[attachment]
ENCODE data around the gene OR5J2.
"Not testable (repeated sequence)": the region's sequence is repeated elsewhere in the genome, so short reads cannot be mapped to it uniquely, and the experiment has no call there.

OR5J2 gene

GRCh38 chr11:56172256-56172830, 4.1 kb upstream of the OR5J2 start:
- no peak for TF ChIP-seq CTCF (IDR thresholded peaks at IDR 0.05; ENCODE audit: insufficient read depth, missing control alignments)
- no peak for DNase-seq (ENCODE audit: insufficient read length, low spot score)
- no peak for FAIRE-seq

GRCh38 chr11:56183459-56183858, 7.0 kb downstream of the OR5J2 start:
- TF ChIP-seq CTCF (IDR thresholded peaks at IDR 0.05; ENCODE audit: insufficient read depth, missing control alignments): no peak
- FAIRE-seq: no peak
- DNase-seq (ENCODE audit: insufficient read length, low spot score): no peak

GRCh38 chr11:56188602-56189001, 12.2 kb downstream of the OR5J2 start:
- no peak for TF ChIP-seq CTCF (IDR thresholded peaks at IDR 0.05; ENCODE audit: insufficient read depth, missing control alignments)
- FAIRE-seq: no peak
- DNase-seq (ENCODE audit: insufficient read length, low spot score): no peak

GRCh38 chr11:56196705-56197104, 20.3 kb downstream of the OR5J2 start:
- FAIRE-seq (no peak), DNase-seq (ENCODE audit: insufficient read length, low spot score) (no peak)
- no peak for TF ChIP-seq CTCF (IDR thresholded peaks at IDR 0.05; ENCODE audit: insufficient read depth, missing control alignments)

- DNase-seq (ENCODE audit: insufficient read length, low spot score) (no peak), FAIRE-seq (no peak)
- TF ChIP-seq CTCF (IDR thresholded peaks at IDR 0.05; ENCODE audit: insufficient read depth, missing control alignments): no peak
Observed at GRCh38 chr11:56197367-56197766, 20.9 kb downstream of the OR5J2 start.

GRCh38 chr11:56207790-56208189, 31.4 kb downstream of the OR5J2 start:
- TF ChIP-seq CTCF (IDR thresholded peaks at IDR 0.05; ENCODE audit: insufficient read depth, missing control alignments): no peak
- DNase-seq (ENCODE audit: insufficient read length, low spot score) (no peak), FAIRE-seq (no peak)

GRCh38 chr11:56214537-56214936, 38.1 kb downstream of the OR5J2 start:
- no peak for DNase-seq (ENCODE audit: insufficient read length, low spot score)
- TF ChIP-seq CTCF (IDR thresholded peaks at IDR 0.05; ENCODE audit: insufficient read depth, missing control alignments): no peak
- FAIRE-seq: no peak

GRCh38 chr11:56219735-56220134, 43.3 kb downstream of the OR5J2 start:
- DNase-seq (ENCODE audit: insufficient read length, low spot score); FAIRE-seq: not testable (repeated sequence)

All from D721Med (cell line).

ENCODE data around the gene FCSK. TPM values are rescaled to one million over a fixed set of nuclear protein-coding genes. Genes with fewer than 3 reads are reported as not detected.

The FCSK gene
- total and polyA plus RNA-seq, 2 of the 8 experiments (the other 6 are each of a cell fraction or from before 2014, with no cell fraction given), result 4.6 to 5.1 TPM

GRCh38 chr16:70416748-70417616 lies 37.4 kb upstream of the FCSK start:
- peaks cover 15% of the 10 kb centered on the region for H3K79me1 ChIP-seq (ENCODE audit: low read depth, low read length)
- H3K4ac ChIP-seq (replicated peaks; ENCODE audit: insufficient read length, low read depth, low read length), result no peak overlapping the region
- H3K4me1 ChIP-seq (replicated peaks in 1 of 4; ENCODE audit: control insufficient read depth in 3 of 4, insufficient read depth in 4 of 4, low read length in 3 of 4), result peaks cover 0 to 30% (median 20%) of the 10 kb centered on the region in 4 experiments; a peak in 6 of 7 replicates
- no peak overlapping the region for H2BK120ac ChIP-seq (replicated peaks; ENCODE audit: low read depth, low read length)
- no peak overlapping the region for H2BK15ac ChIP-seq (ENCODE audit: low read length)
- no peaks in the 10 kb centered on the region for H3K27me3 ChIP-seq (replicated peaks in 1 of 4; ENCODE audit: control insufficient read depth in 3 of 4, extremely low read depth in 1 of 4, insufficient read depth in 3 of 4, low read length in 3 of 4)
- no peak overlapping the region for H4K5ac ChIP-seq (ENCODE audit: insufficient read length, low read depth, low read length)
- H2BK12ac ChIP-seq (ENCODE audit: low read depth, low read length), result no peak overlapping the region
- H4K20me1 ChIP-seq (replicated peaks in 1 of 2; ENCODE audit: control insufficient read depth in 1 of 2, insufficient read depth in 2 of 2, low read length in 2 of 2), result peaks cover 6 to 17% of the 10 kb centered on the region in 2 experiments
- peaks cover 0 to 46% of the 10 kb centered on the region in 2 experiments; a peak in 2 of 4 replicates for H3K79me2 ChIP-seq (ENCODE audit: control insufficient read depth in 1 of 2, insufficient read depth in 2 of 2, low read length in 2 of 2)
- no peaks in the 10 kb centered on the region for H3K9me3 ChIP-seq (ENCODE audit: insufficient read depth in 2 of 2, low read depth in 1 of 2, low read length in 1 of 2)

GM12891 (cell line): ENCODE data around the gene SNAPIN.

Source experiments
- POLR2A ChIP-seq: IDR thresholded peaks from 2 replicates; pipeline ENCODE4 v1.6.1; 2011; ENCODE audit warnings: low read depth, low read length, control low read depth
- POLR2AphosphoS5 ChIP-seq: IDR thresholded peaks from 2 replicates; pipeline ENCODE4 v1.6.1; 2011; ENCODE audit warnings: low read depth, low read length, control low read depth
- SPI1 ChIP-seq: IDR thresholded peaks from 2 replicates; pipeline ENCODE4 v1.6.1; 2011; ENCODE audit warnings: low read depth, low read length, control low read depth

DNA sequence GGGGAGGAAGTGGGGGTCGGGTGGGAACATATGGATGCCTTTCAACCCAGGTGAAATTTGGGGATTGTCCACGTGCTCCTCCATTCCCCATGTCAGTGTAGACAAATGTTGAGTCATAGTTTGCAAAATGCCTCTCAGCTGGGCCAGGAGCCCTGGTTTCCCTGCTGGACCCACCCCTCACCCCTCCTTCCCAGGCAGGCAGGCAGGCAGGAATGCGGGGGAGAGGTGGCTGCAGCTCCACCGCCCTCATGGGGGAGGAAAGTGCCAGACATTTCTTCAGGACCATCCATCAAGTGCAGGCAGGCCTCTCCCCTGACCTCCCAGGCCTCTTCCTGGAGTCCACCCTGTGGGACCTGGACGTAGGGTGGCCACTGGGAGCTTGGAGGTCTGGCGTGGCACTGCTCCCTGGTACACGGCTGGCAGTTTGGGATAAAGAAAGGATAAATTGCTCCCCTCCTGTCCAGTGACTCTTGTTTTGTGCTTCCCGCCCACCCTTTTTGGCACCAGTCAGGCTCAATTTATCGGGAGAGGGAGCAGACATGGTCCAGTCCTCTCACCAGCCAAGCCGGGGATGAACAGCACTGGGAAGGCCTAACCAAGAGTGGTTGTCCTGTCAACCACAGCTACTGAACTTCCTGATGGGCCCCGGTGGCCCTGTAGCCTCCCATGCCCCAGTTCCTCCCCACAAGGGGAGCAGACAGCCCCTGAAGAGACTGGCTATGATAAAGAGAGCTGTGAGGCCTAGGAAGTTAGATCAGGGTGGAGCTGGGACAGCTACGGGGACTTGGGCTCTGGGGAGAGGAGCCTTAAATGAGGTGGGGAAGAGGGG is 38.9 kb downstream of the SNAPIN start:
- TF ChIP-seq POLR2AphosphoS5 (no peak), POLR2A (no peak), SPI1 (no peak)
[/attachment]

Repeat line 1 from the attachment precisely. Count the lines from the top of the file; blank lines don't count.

ENCODE data around the gene OR5J2.